Family

Family

App review: Silly Street Learn & Play, terrific app builds character onscreen and off

Parents need to know that Silly Street Learn & Play is an educational app based on a physical game that aims to build character through play. Kids can play solo or with up to 6 players and either read the directions or turn on the sound for narration. The free game includes six card packs that target empathy, curiosity, adaptability, and other character skills through entertaining tasks. The prompts on the cards encourage kids to express themselves and explore their creative side through jokes, movement, storytelling, and song. It's up to the players to input whether or not they successfully complete the task on each card or when playing with others, who should receive points after completing a contest card. A scoreboard keeps track of each player's progress. If parents want more information or to buy more cards, they can visit the parent portal which offers information about character development and allows them to purchase additional digital card packs or the physical Silly Street board game. Read the developer's privacy policy for details on how your (or your kids') information is collected, used, and shared and any choices you may have in the matter, and note that privacy policies and terms of service frequently change.

Movie News & Reviews

Movie review: ‘Into the Spider-Verse,’ excellent adventure has thrills, humor, and heart

Parents need to know that "Spider-Man: Into the Spider-Verse" is a funny, original, action-packed animated Marvel adventure that centers on Brooklyn teen Miles Morales (voiced by Shameik Moore), who becomes a new Spider-Man and ends up meeting other Spider-people from parallel universes. It's sure to appeal to Spidey fans of all ages, and it's more tween friendly than the live-action wall-crawler movies, but it's still pretty intense. And while the violence is mostly cartoonish, there are lots of fights that involve weapons (including guns), injuries, and even death. (Spoiler alert: One version of Spider-Man dies, as does an important supporting character.) There's also large-scale destruction, as well as frequent peril, suspense, and mortal danger. Characters flirt a little and occasionally use words like "hell," "dang," "fat," "stupid," and "dumb." But kids won't fail to notice the movie's diverse characters and clear messages about friendship, courage, mentoring, perseverance, teamwork, and (of course!) the nature of power and responsibility. Jake Johnson, Hailee Steinfeld, and Nicolas Cage co-star.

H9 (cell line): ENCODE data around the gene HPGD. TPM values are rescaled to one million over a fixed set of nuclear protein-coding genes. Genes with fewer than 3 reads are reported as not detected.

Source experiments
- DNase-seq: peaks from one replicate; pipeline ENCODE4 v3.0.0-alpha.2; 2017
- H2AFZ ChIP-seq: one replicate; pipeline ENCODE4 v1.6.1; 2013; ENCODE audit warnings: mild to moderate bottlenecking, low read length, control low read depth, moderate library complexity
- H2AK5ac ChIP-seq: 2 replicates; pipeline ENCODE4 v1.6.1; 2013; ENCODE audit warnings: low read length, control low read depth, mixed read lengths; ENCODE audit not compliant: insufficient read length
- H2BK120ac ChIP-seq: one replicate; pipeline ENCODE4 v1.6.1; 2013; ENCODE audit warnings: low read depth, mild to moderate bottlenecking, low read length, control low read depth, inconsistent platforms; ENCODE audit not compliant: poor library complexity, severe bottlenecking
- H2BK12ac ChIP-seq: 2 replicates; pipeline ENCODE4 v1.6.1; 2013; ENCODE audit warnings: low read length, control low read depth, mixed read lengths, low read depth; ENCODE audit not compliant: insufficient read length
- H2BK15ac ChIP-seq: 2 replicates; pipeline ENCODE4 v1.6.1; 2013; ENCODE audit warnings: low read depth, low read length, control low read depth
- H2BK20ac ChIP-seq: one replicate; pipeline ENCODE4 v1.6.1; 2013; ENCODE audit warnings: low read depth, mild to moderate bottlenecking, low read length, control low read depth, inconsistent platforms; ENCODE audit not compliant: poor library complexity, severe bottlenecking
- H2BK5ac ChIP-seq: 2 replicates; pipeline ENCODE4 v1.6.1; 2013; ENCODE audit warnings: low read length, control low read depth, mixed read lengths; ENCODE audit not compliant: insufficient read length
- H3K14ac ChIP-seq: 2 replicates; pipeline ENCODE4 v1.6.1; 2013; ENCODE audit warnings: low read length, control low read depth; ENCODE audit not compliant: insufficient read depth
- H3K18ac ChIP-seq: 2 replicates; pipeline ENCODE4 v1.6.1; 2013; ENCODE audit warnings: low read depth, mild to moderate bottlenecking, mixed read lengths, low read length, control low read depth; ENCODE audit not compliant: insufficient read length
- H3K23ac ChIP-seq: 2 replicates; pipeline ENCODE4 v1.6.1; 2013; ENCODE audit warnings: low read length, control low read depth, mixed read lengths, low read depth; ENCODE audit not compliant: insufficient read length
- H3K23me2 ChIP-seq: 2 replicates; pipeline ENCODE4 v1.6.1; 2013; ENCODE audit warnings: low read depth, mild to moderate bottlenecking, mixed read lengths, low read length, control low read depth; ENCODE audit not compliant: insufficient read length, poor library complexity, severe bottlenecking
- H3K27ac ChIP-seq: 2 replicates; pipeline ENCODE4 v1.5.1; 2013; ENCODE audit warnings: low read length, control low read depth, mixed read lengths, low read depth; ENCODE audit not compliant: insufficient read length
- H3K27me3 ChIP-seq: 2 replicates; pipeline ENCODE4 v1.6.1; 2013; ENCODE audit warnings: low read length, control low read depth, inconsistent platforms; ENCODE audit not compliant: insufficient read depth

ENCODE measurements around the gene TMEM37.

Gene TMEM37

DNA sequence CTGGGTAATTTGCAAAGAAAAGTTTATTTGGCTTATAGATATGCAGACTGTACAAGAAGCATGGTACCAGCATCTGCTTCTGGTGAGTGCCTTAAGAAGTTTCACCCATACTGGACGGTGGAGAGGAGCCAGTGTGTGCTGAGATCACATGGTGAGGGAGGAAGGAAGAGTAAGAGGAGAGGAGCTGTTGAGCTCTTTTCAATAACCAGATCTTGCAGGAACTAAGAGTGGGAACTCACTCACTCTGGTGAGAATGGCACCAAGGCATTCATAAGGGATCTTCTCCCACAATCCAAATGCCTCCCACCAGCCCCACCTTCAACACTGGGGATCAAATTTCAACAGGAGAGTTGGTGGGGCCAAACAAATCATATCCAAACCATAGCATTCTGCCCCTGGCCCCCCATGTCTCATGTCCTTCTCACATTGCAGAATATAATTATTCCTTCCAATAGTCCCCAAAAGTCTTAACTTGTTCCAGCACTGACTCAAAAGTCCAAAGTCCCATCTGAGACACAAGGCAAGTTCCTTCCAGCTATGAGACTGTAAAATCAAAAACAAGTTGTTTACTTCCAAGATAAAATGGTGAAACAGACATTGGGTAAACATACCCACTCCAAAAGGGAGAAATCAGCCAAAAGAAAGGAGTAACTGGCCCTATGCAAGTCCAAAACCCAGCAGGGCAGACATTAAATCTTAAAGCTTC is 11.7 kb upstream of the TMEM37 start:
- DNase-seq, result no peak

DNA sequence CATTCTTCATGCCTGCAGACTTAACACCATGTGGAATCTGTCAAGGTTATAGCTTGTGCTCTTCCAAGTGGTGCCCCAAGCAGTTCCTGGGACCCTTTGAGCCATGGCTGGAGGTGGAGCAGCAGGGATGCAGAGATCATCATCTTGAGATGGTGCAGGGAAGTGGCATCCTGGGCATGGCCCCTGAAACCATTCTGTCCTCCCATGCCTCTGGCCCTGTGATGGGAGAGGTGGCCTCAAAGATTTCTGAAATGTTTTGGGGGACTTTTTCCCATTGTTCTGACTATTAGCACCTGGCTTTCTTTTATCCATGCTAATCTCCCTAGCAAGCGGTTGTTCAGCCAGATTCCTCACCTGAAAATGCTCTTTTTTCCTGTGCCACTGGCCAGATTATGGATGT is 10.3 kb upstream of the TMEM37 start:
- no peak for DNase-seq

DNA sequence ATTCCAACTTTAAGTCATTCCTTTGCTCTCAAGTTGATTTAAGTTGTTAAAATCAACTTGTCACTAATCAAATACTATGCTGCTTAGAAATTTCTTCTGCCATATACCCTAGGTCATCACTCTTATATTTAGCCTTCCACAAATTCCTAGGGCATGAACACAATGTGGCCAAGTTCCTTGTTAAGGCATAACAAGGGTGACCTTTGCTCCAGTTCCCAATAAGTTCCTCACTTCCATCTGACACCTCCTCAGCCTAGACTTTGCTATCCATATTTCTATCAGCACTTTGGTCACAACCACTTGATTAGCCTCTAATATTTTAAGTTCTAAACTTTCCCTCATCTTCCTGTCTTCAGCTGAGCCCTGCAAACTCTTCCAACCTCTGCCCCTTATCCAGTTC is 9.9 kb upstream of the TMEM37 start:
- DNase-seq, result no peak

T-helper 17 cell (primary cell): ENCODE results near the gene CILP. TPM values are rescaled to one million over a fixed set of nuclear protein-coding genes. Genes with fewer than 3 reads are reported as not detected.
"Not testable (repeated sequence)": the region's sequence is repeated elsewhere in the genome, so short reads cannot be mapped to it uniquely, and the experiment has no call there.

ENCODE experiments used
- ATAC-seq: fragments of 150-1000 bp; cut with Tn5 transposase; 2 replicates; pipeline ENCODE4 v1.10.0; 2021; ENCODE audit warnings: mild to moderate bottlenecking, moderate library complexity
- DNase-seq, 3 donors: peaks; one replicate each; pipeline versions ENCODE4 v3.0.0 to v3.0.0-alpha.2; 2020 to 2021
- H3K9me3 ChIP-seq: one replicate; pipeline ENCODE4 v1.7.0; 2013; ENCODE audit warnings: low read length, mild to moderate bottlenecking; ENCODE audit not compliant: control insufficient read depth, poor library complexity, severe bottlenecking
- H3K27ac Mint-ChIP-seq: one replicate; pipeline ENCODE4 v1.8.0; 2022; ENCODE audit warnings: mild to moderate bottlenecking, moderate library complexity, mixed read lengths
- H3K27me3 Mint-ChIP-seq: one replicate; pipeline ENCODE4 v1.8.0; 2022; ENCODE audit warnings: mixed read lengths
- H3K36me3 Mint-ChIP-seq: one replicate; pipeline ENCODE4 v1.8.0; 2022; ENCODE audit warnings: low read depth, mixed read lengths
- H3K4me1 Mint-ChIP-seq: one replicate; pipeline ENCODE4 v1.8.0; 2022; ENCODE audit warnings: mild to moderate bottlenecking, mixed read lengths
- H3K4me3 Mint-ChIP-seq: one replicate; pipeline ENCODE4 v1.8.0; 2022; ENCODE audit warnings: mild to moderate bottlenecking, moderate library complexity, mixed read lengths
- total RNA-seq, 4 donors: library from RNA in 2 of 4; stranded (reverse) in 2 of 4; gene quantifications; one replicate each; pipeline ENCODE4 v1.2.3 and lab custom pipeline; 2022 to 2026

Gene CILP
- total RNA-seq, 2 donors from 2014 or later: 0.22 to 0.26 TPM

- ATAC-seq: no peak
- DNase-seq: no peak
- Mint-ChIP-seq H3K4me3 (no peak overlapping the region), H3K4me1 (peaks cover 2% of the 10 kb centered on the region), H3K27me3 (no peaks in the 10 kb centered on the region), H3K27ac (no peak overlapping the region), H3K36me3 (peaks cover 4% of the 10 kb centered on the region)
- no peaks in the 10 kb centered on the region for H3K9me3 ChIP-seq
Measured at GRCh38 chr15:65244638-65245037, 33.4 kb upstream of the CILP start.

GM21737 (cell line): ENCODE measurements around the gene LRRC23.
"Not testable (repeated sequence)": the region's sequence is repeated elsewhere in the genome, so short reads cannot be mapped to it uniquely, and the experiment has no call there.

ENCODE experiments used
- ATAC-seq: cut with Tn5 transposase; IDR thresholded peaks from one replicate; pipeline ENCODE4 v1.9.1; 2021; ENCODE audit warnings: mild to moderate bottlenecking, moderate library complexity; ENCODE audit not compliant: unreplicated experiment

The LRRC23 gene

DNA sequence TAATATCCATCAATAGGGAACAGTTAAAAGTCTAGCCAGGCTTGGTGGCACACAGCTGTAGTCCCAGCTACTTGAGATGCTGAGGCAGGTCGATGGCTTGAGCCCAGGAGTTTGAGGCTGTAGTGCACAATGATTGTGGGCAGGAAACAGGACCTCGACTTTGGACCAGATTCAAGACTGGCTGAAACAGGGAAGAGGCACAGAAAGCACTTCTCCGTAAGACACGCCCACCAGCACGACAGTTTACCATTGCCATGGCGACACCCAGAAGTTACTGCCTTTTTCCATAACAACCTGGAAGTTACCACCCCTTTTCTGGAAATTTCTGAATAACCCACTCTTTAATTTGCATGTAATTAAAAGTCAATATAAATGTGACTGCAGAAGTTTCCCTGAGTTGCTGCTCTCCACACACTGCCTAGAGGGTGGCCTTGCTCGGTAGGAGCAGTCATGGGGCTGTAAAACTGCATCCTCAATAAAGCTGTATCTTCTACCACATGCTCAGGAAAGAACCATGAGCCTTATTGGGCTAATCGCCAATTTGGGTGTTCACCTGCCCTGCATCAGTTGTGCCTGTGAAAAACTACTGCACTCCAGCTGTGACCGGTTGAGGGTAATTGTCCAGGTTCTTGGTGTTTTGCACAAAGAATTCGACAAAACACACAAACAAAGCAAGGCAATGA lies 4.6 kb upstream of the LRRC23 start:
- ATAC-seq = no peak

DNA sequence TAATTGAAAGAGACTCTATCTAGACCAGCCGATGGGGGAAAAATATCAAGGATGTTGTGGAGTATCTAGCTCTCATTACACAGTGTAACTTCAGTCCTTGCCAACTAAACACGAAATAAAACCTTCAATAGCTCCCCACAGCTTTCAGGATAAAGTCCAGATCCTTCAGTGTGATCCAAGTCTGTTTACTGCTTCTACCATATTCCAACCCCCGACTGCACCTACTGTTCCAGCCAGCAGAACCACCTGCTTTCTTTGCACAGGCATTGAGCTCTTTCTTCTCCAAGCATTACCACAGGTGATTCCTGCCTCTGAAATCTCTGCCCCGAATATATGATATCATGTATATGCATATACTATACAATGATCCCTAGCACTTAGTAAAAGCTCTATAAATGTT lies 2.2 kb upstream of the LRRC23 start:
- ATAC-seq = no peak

Family

19 great Alexa skills for kids and teens

"Alexa, entertain my kid with high-quality content." If you have an Echo device, you know this is a tall order. Not only is Alexa a finicky listener, but you need to launch specific "skills" to get the device to do what you want. With hundreds of skills in a huge range of categories listed on the Amazon Alexa app or website, it can take some digging to find the good stuff. But if you do dig, you'll be rewarded with some pretty sweet games and activities, including interactive storytelling, math practice, exercise, games to play together, and more.

Family

Social Security: Understanding spouses’ benefits

Marriage is a cultural institution that exists all over the world. Having a partner means sharing many things including a home and other property. Understanding how your future retirement might affect your spouse is important. When you're planning for your fun and vibrant golden years, here are a few things to remember:

Family

Parents @ Play: Building strong families

Building, whether it's with blocks, bricks, paper, metal, pipe cleaners, or anything else, is one of the very best ways for parents and children to spend time together. Here are some new products that will help you keep busy and close during those long, winter evenings.